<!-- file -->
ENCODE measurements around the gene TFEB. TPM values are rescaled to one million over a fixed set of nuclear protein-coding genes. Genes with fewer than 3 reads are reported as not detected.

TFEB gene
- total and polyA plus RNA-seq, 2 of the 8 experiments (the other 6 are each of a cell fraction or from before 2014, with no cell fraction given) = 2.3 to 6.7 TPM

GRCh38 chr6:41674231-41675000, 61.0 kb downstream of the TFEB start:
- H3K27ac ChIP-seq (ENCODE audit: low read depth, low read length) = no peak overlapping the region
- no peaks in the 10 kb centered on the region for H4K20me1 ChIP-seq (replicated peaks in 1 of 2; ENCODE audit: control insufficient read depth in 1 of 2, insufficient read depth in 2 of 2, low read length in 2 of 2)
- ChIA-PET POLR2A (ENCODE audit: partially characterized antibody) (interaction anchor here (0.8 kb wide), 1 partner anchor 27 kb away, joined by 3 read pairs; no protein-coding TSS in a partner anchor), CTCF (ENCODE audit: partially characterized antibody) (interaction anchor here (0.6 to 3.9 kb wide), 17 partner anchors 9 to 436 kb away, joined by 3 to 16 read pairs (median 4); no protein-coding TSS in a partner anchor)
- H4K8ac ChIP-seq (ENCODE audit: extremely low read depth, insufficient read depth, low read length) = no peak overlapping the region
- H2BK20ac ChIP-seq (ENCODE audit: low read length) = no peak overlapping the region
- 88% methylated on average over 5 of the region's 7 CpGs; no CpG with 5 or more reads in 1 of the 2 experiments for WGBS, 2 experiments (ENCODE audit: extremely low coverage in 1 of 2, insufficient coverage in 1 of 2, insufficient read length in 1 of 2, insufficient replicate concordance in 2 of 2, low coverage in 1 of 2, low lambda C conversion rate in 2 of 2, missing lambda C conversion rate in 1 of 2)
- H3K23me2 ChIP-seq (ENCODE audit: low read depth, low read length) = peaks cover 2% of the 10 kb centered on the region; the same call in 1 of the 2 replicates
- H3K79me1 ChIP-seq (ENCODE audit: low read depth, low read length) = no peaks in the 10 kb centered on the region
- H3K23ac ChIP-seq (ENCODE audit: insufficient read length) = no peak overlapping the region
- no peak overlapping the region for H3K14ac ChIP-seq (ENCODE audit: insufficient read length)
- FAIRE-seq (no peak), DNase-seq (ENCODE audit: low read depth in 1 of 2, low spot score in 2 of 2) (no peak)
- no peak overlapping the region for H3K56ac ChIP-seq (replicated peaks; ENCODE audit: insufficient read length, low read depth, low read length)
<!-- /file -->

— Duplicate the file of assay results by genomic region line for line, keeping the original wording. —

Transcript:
ENCODE measurements around the gene TFEB. TPM values are rescaled to one million over a fixed set of nuclear protein-coding genes. Genes with fewer than 3 reads are reported as not detected.

TFEB gene
- total and polyA plus RNA-seq, 2 of the 8 experiments (the other 6 are each of a cell fraction or from before 2014, with no cell fraction given) = 2.3 to 6.7 TPM

GRCh38 chr6:41674231-41675000, 61.0 kb downstream of the TFEB start:
- H3K27ac ChIP-seq (ENCODE audit: low read depth, low read length) = no peak overlapping the region
- no peaks in the 10 kb centered on the region for H4K20me1 ChIP-seq (replicated peaks in 1 of 2; ENCODE audit: control insufficient read depth in 1 of 2, insufficient read depth in 2 of 2, low read length in 2 of 2)
- ChIA-PET POLR2A (ENCODE audit: partially characterized antibody) (interaction anchor here (0.8 kb wide), 1 partner anchor 27 kb away, joined by 3 read pairs; no protein-coding TSS in a partner anchor), CTCF (ENCODE audit: partially characterized antibody) (interaction anchor here (0.6 to 3.9 kb wide), 17 partner anchors 9 to 436 kb away, joined by 3 to 16 read pairs (median 4); no protein-coding TSS in a partner anchor)
- H4K8ac ChIP-seq (ENCODE audit: extremely low read depth, insufficient read depth, low read length) = no peak overlapping the region
- H2BK20ac ChIP-seq (ENCODE audit: low read length) = no peak overlapping the region
- 88% methylated on average over 5 of the region's 7 CpGs; no CpG with 5 or more reads in 1 of the 2 experiments for WGBS, 2 experiments (ENCODE audit: extremely low coverage in 1 of 2, insufficient coverage in 1 of 2, insufficient read length in 1 of 2, insufficient replicate concordance in 2 of 2, low coverage in 1 of 2, low lambda C conversion rate in 2 of 2, missing lambda C conversion rate in 1 of 2)
- H3K23me2 ChIP-seq (ENCODE audit: low read depth, low read length) = peaks cover 2% of the 10 kb centered on the region; the same call in 1 of the 2 replicates
- H3K79me1 ChIP-seq (ENCODE audit: low read depth, low read length) = no peaks in the 10 kb centered on the region
- H3K23ac ChIP-seq (ENCODE audit: insufficient read length) = no peak overlapping the region
- no peak overlapping the region for H3K14ac ChIP-seq (ENCODE audit: insufficient read length)
- FAIRE-seq (no peak), DNase-seq (ENCODE audit: low read depth in 1 of 2, low spot score in 2 of 2) (no peak)
- no peak overlapping the region for H3K56ac ChIP-seq (replicated peaks; ENCODE audit: insufficient read length, low read depth, low read length)